6 Words You Need To Eliminate From Your Professional Vocabulary

Everyone wants to be seen as eloquent, intelligent and credible. To ensure you’re being perceived in the way you want, begin eliminating these words from your professional vocabulary.

Honestly. 

Many job seekers use this word when they’re hung up on how to kick off an interview answer. However, beginning a sentence this way can give hiring managers the impression that maybe your previous responses weren’t so honest.

Just. 

This seemingly simple word is often used but rarely needed. It also packs a big punch to detract from your credibility and confidence and negates from the importance of your message. Instead of sending an email that begins with “Just wanted to check in…” say “I’m checking in on X, Y and Z.” The adjustment is small, but there is a big difference in the resulting impression you leave.

Things. 

This is a valueless word that can be replaced with more descriptive and meaningful expressions. Instead of “How are things going with our project?” a question positioned as “Can you share an update on how our project timeline is progressing” is clearer and will likely give you the real answer you need. Another example: In an interview or cover letter, instead of saying “there are many things that make me a great candidate,” say the things!

Sorry. 

How familiar does this sound – “Sorry, Wednesday doesn’t work for me.” Women are the most frequent culprits in the overuse of this word, but everyone should stop apologizing for anything they’re not really sorry for. Offer a solution or counterpoint: “Wednesday is booked for me. Are you available Y or Z?” – and save the apologies for when you mean them.

Hopefully. 

In the workplace, don’t hope – deliver. Instead of “Hopefully, we’ll hear back about this by Monday,” say “I asked for an answer by Monday morning, and if I don’t hear back, I will follow up.”

Your speech disfluencies. 

Everyone has these – it could be an um, ah, like, right or ‘you know what I mean.’ These are the phrases or words used to fill up dead air and end sentences, but they are also credibility killers. Further, these words are usually said involuntarily, meaning most people are unaware they’re using them. For my coaching clients, I always recommend they videotape themselves at least once during an interview prep or when practicing a presentation. You’ll catch your “likes” and “ums” immediately and can begin practicing speaking without them.

Source: 6 Words You Need To Eliminate From Your Professional Vocabulary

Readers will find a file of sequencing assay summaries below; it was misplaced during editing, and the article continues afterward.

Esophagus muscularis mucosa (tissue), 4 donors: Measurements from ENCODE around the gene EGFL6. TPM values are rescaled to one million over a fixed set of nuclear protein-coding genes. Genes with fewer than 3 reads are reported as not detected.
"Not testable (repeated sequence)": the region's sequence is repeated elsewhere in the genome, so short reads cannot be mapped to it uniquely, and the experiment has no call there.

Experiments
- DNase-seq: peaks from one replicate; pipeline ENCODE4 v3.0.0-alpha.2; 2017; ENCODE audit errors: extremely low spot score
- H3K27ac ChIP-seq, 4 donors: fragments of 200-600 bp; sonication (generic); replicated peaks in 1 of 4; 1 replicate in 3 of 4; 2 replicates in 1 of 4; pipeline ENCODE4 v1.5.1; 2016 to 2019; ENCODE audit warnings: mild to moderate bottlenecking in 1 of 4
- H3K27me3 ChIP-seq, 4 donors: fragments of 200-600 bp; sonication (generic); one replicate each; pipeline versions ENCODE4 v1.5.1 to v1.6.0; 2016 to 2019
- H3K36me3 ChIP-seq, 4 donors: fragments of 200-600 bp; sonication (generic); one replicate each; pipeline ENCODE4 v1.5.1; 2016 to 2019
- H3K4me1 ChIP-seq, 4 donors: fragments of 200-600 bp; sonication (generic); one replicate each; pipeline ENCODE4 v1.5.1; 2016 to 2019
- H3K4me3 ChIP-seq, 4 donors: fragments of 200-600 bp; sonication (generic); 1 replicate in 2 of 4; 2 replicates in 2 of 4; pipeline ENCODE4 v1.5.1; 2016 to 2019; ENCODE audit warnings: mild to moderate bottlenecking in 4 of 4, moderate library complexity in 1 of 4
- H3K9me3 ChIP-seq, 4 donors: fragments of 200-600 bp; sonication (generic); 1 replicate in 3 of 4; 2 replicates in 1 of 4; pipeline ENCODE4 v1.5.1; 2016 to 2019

This short story dispenser helps you pass the time with literature

Imagine being at the DMV, but instead of waiting in line with other grumpy people while idly scrolling through your phone, you can read a short story — a nice poem, perhaps. French publisher Short Edition created the Short Story Dispenser as a way for customers waiting in lines at places like airports and train stations to fill their time with something a little more meaningful. All users have to do is push a button labeled 1, 3, or 5 (corresponding to the number of minutes of reading) to get a short story printed for free. Doesn’t that sound lovely?

A 5-minute read and 3-minute read.
 Photo by Dami Lee / The Verge

The machine dispenses readings from Short Edition’s website, which offers more than 13 million works by 6,800 authors selected by readers from the Short Edition community, to classic literary short works from authors such as Shakespeare and Virginia Woolf. Authors also get royalties every time one of their stories is printed, which is a nice bonus. Stories are printed on a “lively papyrus” which, the longer the read, the more it resembles a CVS receipt. It works like a receipt too, using eco-friendly paper and no ink.

Image: Short Edition

The Short Story Dispenser made its debut at Charles de Gaulle airport in Paris, and is now available in more than 150 locations. Most of them are in France, but there’s about 20 machines expanding throughout the US. Francis Ford Coppola is a fan — in addition to being an investor, he has a machine installed at his Café Zoetrope in San Francisco, the first in the US.

Personally, I love it; it’s a simple, nice amenity that offers bite-sized literature in unexpected places where people generally wouldn’t reach for a book, and anything that keeps me from reading Twitter is a good thing.

Source: https://www.theverge.com/tech